I just got Lighting the Dark Side: Six Modern Tales in a mail a few days ago. It is a collection of short stories and novellas that focuses on relatively normal people in strange situations. I haven’t finished all of them yet, in fact, I’ve only read the first story. I will get to the others. For now, I really want to tell you about “Bent, Not Broken,” a story that should not be missed.
Dwayne suffers from OCD. I think that after finishing the story that some of my own compulsive tendencies have flared, but I’m not Dwayne. Dwayne must live in a world of odd numbers preferring 3s, 5s, and 7s. One of the more touching moments is when Dwayne is out on a date and he needed an extra chair and place setting at the table in order to feel comfortable, and I think that I’m hard to live with.
Dwayne is excellent at his job. He is calls people that he reefers to as “marks” and asks them about their preferences, surveys them about food, TV, etc, and rewards those who answer them with valuable coupon books. He holds the record for the most completed surveys in one shift. He is loved by his boss; hated by his co-workers. To Dwayne, his co-workers are the terrible trio. They play games with this desk, putting an extra pen in his up so that they number 4 or 6 or 8. These games make it impossible for Dwayne to focus.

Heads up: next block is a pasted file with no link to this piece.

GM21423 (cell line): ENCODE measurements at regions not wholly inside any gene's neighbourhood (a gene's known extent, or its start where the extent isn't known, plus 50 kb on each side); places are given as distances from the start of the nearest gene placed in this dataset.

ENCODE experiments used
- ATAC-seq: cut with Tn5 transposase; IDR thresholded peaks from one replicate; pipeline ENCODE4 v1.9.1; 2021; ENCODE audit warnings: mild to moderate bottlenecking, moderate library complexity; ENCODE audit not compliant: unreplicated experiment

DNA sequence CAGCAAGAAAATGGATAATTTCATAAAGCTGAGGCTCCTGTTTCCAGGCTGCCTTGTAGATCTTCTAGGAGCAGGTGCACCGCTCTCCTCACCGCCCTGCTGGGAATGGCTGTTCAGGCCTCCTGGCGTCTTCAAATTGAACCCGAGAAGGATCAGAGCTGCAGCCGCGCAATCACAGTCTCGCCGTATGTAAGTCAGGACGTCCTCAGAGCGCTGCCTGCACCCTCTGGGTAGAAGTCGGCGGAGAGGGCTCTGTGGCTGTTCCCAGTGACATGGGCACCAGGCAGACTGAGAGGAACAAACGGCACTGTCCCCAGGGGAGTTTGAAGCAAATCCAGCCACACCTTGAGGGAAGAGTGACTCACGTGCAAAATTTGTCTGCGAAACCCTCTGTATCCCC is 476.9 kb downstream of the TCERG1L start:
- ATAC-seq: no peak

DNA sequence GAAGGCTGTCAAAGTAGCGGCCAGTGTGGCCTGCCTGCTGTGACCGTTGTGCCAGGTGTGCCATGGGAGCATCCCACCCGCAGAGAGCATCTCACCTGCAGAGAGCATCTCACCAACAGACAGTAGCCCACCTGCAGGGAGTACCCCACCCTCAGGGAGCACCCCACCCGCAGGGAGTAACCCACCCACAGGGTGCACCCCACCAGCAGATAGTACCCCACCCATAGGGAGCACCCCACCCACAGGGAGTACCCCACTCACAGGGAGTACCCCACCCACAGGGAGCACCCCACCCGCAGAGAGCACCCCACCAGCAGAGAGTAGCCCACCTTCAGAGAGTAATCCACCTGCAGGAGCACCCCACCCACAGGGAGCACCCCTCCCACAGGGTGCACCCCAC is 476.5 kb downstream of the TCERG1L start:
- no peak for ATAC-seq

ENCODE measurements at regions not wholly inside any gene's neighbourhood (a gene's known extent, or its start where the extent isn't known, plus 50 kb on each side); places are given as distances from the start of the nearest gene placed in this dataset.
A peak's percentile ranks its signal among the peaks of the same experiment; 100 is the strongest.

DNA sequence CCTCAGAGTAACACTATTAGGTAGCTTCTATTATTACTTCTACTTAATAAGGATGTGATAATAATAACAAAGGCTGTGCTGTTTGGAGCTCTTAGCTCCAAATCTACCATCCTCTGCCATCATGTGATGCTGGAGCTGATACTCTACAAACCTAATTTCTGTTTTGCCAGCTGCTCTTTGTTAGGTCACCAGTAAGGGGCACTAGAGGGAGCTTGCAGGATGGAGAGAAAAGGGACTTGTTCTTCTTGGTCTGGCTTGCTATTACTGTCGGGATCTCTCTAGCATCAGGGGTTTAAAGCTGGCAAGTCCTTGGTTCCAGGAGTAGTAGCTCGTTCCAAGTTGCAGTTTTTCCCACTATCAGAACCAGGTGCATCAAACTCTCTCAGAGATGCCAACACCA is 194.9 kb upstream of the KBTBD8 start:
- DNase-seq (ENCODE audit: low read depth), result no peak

The one thing that Dwayne has going for him is a mysterious woman that he calls Black-Coat Girl who is at the bus stop everyday at the same time he drives by on his way to work. Dwayne has made up several stories about Black-Coat Girl, who she is, what she does, why she takes the bus.
What is really nice about this story is that it has a very Punch-Drunk Love romantic twist that takes a seven car pileup on a snowy day to kick off. Dwayne has to take the bus, the very same bus that Black-Coat Girl takes. And on that day, Black-Coat Girl sits down beside him and admits that she thinks of him as her 20-Second Boyfriend.
They have a bumpy start to things, but their story ends well, not the happily ever after kind of ending, but an ending that suits the characters and left me wanting for more.
The writing is really well done. The descriptions of Dwayne’s inner experience are strange and wildly detailed. I did not need to be told what Dwayne’s illness was, the care and detail put into the character were enough that went Black-Coat Girl asks if he is OCD and has sought help, I thought that using the term was over kill. I could feel the oppression of Dwayne’s condition.
I truly hope that the rest of the collection is executed in such a dark but carrying way. I really don’t think that I’m going to be able to put this collection away until I’ve read each and every story.
By Aaron M. Wilson at
THE SOULLESS MACHINE REVIEW
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